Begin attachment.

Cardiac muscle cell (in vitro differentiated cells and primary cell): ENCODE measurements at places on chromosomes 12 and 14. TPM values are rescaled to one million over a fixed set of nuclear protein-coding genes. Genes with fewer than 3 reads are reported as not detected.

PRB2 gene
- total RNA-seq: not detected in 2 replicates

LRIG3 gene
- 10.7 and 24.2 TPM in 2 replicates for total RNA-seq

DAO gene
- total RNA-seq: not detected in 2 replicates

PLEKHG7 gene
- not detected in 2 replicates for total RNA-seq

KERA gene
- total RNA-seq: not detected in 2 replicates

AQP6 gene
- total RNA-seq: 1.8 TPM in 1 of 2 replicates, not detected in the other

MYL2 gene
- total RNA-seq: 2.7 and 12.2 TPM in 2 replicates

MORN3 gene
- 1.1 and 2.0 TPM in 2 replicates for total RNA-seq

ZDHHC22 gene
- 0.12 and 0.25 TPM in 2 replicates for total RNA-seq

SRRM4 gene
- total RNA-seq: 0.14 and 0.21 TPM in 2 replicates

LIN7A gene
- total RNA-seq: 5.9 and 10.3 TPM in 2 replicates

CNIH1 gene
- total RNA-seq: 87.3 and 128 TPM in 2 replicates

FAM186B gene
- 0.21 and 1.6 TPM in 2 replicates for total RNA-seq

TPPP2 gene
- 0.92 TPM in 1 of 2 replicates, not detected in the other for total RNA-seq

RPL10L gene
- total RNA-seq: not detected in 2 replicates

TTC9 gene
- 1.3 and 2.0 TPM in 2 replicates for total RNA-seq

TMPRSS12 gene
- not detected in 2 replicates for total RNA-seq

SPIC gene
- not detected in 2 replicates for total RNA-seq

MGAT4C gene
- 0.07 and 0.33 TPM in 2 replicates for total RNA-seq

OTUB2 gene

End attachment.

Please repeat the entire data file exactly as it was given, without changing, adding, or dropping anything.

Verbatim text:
Cardiac muscle cell (in vitro differentiated cells and primary cell): ENCODE measurements at places on chromosomes 12 and 14. TPM values are rescaled to one million over a fixed set of nuclear protein-coding genes. Genes with fewer than 3 reads are reported as not detected.

PRB2 gene
- total RNA-seq: not detected in 2 replicates

LRIG3 gene
- 10.7 and 24.2 TPM in 2 replicates for total RNA-seq

DAO gene
- total RNA-seq: not detected in 2 replicates

PLEKHG7 gene
- not detected in 2 replicates for total RNA-seq

KERA gene
- total RNA-seq: not detected in 2 replicates

AQP6 gene
- total RNA-seq: 1.8 TPM in 1 of 2 replicates, not detected in the other

MYL2 gene
- total RNA-seq: 2.7 and 12.2 TPM in 2 replicates

MORN3 gene
- 1.1 and 2.0 TPM in 2 replicates for total RNA-seq

ZDHHC22 gene
- 0.12 and 0.25 TPM in 2 replicates for total RNA-seq

SRRM4 gene
- total RNA-seq: 0.14 and 0.21 TPM in 2 replicates

LIN7A gene
- total RNA-seq: 5.9 and 10.3 TPM in 2 replicates

CNIH1 gene
- total RNA-seq: 87.3 and 128 TPM in 2 replicates

FAM186B gene
- 0.21 and 1.6 TPM in 2 replicates for total RNA-seq

TPPP2 gene
- 0.92 TPM in 1 of 2 replicates, not detected in the other for total RNA-seq

RPL10L gene
- total RNA-seq: not detected in 2 replicates

TTC9 gene
- 1.3 and 2.0 TPM in 2 replicates for total RNA-seq

TMPRSS12 gene
- not detected in 2 replicates for total RNA-seq

SPIC gene
- not detected in 2 replicates for total RNA-seq

MGAT4C gene
- 0.07 and 0.33 TPM in 2 replicates for total RNA-seq

OTUB2 gene